In a recent early online edition of Nature Chemistry, ASU scientists, along with colleagues at Argonne National Laboratory, report advances toward perfecting a functional artificial leaf.Designing an artificial leaf that uses solar energy to convert water cheaply and efficiently into hydrogen and oxygen is one of the goals of BISfuel — the Energy Frontier Research Center, funded by the Department of Energy, in the Department of Chemistry and Biochemistry at Arizona State University.Hydrogen is an important fuel in itself and serves as an indispensible reagent for the production of light hydrocarbon fuels from heavy petroleum feed stocks. Society requires a renewable source of fuel that is widely distributed, abundant, inexpensive and environmentally clean.Society needs cheap hydrogen.”Initially, our artificial leaf did not work very well, and our diagnostic studies on why indicated that a step where a fast chemical reaction had to interact with a slow chemical reaction was not efficient,” said ASU chemistry professor Thomas Moore. “The fast one is the step where light energy is converted to chemical energy, and the slow one is the step where the chemical energy is used to convert water into its elements viz. hydrogen and oxygen.”The researchers took a closer look at how nature had overcome a related problem in the part of the photosynthetic process where water is oxidized to yield oxygen.”We looked in detail and found that nature had used an intermediate step,” said Moore. “This intermediate step involved a relay for electrons in which one half of the relay interacted with the fast step in an optimal way to satisfy it, and the other half of the relay then had time to do the slow step of water oxidation in an efficient way.”They then designed an artificial relay based on the natural one and were rewarded with a major improvement.Seeking to understand what they had achieved, the team then looked in detail at the atomic level to figure out how this might work. They used X-ray crystallography and optical and magnetic resonance spectroscopy techniques to determine the local electromagnetic environment of the electrons and protons participating in the relay, and with the help of theory (proton coupled electron transfer mechanism), identified a unique structural feature of the relay. This was an unusually short bond between a hydrogen atom and a nitrogen atom that facilitates the correct working of the relay.They also found subtle magnetic features of the electronic structure of the artificial relay that mirrored those found in the natural system.Not only has the artificial system been improved, but the team understands better how the natural system works. This will be important as scientists develop the artificial leaf approach to sustainably harnessing the solar energy needed to provide the food, fuel and fiber that human needs are increasingly demanding.ASU chemistry professors involved in this specific project include Thomas Moore, Devens Gust, Ana Moore and Vladimiro Mujica. The department is a unit of the College of Liberal Arts and Sciences. Key collaborators in this work are Oleg Poluektov and Tijana Rajh from Argonne National Laboratory.This work would not have been possible without the participation of many scientists driven by a common goal and coordinated by a program such as the Energy Frontier Research Center to bring the right combination of high-level skills to the research table.The Department of Chemisry and Biocehmistry is an academic unit in ASU’s College of Liberal Arts and Sciences.Story Source:The above story is based on materials provided by Arizona State University College of Liberal Arts and Sciences. …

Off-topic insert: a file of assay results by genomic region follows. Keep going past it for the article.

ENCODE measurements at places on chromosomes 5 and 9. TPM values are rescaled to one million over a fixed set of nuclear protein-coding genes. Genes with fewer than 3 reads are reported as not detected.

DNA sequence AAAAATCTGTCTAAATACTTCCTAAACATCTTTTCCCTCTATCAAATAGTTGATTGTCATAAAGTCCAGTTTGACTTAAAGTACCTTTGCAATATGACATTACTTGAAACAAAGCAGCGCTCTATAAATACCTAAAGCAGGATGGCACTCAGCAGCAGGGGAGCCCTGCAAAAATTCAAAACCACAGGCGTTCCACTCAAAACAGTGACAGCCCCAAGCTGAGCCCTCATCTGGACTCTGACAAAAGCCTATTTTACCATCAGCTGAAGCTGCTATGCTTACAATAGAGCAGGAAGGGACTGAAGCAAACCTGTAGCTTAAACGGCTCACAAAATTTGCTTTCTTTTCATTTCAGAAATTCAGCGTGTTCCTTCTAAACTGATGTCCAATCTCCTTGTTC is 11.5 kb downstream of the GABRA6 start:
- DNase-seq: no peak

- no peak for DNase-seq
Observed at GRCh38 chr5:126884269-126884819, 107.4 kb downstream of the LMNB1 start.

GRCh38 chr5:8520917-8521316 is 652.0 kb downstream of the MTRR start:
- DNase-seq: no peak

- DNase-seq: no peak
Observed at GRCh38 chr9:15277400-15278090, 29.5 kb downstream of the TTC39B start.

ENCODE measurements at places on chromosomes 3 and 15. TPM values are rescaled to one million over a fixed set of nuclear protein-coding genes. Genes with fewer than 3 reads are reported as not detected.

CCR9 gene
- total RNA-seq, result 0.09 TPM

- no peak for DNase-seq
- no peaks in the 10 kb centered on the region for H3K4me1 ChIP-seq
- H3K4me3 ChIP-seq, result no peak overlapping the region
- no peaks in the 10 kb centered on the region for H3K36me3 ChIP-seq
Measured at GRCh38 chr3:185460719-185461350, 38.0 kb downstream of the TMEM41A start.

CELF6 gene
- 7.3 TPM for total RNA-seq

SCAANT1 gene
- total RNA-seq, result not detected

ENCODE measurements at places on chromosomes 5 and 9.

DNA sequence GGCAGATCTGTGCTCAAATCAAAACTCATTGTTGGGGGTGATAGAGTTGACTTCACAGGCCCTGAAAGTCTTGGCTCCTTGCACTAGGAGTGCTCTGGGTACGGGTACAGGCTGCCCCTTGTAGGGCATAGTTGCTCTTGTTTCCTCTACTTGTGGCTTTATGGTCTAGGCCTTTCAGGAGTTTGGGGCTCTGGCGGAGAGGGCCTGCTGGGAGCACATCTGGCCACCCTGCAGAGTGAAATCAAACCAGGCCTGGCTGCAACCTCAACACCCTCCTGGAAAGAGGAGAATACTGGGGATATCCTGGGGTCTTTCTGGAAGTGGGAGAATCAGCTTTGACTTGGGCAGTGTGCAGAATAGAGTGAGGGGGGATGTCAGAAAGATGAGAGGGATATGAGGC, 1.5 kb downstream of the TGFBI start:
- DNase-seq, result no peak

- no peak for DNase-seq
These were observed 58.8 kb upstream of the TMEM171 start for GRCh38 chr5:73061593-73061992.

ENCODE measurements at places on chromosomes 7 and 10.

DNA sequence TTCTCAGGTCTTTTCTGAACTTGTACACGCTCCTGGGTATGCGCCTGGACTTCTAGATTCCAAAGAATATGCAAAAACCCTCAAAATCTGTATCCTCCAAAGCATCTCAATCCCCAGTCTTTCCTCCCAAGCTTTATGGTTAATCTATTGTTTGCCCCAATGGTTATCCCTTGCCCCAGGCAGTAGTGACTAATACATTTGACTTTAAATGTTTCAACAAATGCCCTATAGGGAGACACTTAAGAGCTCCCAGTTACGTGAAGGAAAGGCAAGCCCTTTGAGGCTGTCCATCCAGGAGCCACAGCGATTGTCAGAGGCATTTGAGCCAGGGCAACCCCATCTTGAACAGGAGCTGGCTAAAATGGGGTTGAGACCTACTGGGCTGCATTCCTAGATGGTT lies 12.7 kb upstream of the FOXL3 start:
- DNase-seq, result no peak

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Researchers rejuvenate stem cell population from elderly mice, enabling muscle recovery

Researchers at the Stanford University School of Medicine have pinpointed why normal aging is accompanied by a diminished ability to regain strength and mobility after muscle injury: Over time, stem cells within muscle tissues dedicated to repairing damage become less able to generate new muscle fibers and struggle to self-renew.”In the past, it’s been thought that muscle stem cells themselves don’t change with age, and that any loss of function is primarily due to external factors in the cells’ environment,” said Helen Blau, PhD, the Donald and Delia B. Baxter Foundation Professor. “However, when we isolated stem cells from older mice, we found that they exhibit profound changes with age. In fact, two-thirds of the cells are dysfunctional when compared to those from younger mice, and the defect persists even when transplanted into young muscles.”Blau and her colleagues also identified for the first time a process by which the older muscle stem cell populations can be rejuvenated to function like younger cells. “Our findings identify a defect inherent to old muscle stem cells,” she said. “Most exciting is that we also discovered a way to overcome the defect. As a result, we have a new therapeutic target that could one day be used to help elderly human patients repair muscle damage.”Blau, a professor of microbiology and immunology and director of Stanford’s Baxter Laboratory for Stem Cell Biology, is the senior author of a paper describing the research, which will be published online Feb. 16 in Nature Medicine. Postdoctoral scholar Benjamin Cosgrove, PhD, and former postdoctoral scholar Penney Gilbert, PhD, now an assistant professor at the University of Toronto, are the lead authors.The researchers found that many muscle stem cells isolated from mice that were 2 years old, equivalent to about 80 years of human life, exhibited elevated levels of activity in a biological cascade called the p38 MAP kinase pathway. This pathway impedes the proliferation of the stem cells and encourages them to instead become non-stem, muscle progenitor cells. …